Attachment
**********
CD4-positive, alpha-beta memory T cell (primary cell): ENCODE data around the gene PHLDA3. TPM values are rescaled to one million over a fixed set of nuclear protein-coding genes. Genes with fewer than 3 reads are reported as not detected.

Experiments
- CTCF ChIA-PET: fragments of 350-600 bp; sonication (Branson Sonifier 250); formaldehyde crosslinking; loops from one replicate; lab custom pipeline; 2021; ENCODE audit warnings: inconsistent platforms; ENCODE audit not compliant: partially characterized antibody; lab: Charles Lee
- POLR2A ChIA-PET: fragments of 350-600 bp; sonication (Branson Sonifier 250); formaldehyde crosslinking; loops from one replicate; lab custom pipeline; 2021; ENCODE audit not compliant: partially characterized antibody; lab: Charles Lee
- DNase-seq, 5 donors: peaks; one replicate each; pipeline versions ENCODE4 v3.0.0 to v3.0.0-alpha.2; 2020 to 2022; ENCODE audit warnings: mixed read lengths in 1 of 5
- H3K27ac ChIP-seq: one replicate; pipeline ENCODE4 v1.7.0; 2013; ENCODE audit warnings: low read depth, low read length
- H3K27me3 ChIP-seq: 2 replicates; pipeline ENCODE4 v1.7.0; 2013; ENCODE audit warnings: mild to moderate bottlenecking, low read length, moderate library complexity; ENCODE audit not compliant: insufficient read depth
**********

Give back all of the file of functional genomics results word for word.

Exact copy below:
CD4-positive, alpha-beta memory T cell (primary cell): ENCODE data around the gene PHLDA3. TPM values are rescaled to one million over a fixed set of nuclear protein-coding genes. Genes with fewer than 3 reads are reported as not detected.

Experiments
- CTCF ChIA-PET: fragments of 350-600 bp; sonication (Branson Sonifier 250); formaldehyde crosslinking; loops from one replicate; lab custom pipeline; 2021; ENCODE audit warnings: inconsistent platforms; ENCODE audit not compliant: partially characterized antibody; lab: Charles Lee
- POLR2A ChIA-PET: fragments of 350-600 bp; sonication (Branson Sonifier 250); formaldehyde crosslinking; loops from one replicate; lab custom pipeline; 2021; ENCODE audit not compliant: partially characterized antibody; lab: Charles Lee
- DNase-seq, 5 donors: peaks; one replicate each; pipeline versions ENCODE4 v3.0.0 to v3.0.0-alpha.2; 2020 to 2022; ENCODE audit warnings: mixed read lengths in 1 of 5
- H3K27ac ChIP-seq: one replicate; pipeline ENCODE4 v1.7.0; 2013; ENCODE audit warnings: low read depth, low read length
- H3K27me3 ChIP-seq: 2 replicates; pipeline ENCODE4 v1.7.0; 2013; ENCODE audit warnings: mild to moderate bottlenecking, low read length, moderate library complexity; ENCODE audit not compliant: insufficient read depth